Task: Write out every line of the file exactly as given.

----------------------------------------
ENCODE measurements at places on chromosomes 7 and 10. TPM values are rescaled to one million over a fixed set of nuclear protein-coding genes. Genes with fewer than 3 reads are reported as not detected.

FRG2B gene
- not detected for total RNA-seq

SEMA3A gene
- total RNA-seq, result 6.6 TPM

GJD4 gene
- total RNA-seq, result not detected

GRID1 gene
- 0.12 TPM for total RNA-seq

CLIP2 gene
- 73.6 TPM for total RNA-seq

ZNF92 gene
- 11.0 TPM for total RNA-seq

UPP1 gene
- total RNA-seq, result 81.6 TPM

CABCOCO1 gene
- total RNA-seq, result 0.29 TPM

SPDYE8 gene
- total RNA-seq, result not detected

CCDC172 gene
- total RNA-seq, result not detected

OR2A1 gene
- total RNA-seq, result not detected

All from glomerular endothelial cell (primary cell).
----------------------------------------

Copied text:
ENCODE measurements at places on chromosomes 7 and 10. TPM values are rescaled to one million over a fixed set of nuclear protein-coding genes. Genes with fewer than 3 reads are reported as not detected.

FRG2B gene
- not detected for total RNA-seq

SEMA3A gene
- total RNA-seq, result 6.6 TPM

GJD4 gene
- total RNA-seq, result not detected

GRID1 gene
- 0.12 TPM for total RNA-seq

CLIP2 gene
- 73.6 TPM for total RNA-seq

ZNF92 gene
- 11.0 TPM for total RNA-seq

UPP1 gene
- total RNA-seq, result 81.6 TPM

CABCOCO1 gene
- total RNA-seq, result 0.29 TPM

SPDYE8 gene
- total RNA-seq, result not detected

CCDC172 gene
- total RNA-seq, result not detected

OR2A1 gene
- total RNA-seq, result not detected

All from glomerular endothelial cell (primary cell).